The prospect of new fees or taxes on Internet services is not the only digital tax proposal aimed at technology use (previous digital tax policy posts on digital sales tax, Netflix tax, ISP tax). For the past year, the music industry has engaged in a campaign to expand the existing tax on blank CDs to all digital devices, including smart phones. The groups argue that while the government is sorting out the details of its new digital device tax, it should provide a $40 million annual handout to the industry to compensate for consumer copying. It has proposed a four year commitment at a public cost of $160 million.
The demand is striking for several reasons. First, private copying of music has gradually diminished as Canadians gravitate to subscription services such as Spotify or ad-based streaming services that remove the need for private copying. Indeed, a government memo on the issue notes that “a functional, fully-licensed music streaming marketplace reduces the practice of unlicensed copying by consumers.” Second, the government also notes in the preparatory materials that private copying revenues are declining in many countries including Japan, Poland, and Portugal, which recognize the diminishing relevance of music copying in a subscription-based world.
The issue arose before committee earlier this year with industry lead lobbyist Graham Henderson struggling to answer questions of consumer fairness and a digital device tax:
Baylis: I’m going to talk, then, about private copying. I think, Ms. McAllister and Mr. Henderson, you brought that up. When we used cassettes, discs, and blank CDs, there was a levy put on them. That doesn’t exist, I believe you said, due to a court case. It doesn’t exist, let’s say, when iPod came out, or my phone that has music. Do I understand and maybe you could elaborate that you’d like to see it applied to these mediums, and what amounts? Do you have any amounts that you’re thinking of? How would you see that being distributed among the artists? I’ll ask both of you.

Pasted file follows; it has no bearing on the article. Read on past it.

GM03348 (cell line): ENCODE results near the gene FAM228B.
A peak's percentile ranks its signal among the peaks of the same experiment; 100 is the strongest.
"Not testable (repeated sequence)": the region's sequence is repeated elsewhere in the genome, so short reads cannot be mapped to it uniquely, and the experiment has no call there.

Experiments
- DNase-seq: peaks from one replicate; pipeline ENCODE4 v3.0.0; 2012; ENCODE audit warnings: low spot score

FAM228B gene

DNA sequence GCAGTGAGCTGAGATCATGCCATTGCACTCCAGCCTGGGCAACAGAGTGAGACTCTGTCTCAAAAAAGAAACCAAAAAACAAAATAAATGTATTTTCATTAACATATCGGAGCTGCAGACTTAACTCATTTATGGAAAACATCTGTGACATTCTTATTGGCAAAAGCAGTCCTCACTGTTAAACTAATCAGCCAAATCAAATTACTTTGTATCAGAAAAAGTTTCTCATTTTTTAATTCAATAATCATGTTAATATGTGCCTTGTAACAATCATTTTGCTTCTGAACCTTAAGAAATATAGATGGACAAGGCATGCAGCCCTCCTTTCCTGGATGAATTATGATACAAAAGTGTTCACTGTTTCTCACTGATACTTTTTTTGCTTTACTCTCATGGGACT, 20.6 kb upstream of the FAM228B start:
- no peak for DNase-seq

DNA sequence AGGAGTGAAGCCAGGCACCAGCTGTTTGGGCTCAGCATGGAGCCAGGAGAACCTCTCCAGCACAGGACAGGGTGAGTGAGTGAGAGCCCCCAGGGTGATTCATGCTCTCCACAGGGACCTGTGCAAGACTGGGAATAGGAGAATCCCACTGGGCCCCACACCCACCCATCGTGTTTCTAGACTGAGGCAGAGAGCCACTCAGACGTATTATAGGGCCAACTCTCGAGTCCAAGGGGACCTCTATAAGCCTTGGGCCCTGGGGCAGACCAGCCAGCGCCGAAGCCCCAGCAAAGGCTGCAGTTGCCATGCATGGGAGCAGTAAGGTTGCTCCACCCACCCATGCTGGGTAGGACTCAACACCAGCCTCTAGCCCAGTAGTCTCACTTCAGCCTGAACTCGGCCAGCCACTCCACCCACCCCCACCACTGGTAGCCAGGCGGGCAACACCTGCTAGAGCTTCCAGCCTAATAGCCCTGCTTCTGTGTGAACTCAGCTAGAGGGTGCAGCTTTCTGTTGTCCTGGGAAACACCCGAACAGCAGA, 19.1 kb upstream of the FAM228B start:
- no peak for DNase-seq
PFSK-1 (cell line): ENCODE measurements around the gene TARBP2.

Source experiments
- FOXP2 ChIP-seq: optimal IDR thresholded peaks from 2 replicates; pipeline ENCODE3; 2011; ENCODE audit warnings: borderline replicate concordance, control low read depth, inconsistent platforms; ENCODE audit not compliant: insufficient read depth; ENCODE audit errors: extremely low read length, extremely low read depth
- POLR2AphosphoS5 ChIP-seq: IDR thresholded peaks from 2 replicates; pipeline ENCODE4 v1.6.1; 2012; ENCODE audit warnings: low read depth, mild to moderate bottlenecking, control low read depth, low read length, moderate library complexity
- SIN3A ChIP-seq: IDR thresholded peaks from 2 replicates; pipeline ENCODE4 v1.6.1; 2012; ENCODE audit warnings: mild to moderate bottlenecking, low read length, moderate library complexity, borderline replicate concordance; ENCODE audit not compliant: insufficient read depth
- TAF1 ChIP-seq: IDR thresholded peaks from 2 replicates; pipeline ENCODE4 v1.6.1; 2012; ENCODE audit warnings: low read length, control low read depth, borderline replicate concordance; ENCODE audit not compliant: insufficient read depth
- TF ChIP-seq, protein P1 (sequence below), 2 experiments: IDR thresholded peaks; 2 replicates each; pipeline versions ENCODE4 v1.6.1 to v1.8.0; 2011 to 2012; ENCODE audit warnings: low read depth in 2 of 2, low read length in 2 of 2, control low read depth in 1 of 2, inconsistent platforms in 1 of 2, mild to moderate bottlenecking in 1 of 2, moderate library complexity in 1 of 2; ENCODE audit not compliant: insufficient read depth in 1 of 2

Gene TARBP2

Henderson: What’s being asked by the community, and I think we’ve all aligned on this, is not to impose a levy on consumers but to seek a fund, a temporary four-year fund. The number that has come up is about $40 million per year. That is, therefore, not a levy. It becomes something that comes out of Treasury, and it’s a decision that the Government of Canada will have to make as to whether it feels it’s important enough to remunerate artists and others for private copying, which, by the way, is what happens elsewhere in the world, often through levies. But that’s not our proposal.
After Henderson called it temporary and another witness reiterated that the fund would be a short term measure as the government developed new legislation to apply the tax to all devices, MP Dane Lloyd questioned the fairness of a broad based device tax:
Lloyd: If it’s just a blanket levy on a device, wouldn’t you admit that there are people who could buy these devices who won’t be infringing on any copyright?
Henderson: I think the important thing is if you were to go the fund route, then we’re not worried about impacting consumers.
Lloyd: That’s the short-term route.
Henderson: Yes, but it could be the long term. The point would be that the government is recognizing the importance of performers and others getting paid for this type of copying.
In other words, despite having said it was a temporary measure minutes earlier, Henderson switched gears to argue it could be long-term. In fact, as Lloyd continued, Henderson acknowledged that he opposes a levy on devices:
Lloyd: So in my last 30 seconds, you would say there’s no better way that you can think of to implement a levy than to put a levy on devices?
Henderson: Well, I personally think it should be a fund.
The inconsistent messaging is unsurprising given how hard it is to justify a new tax on devices or a government handout to support largely non-existent copying. The brazen demand for a tax on all digital devices – or a $40 million annual handout – at a time when the industry has shifted away from private copying toward subscription based services is little more than a digital tax cash grab that should be rejected by parties from across the political spectrum.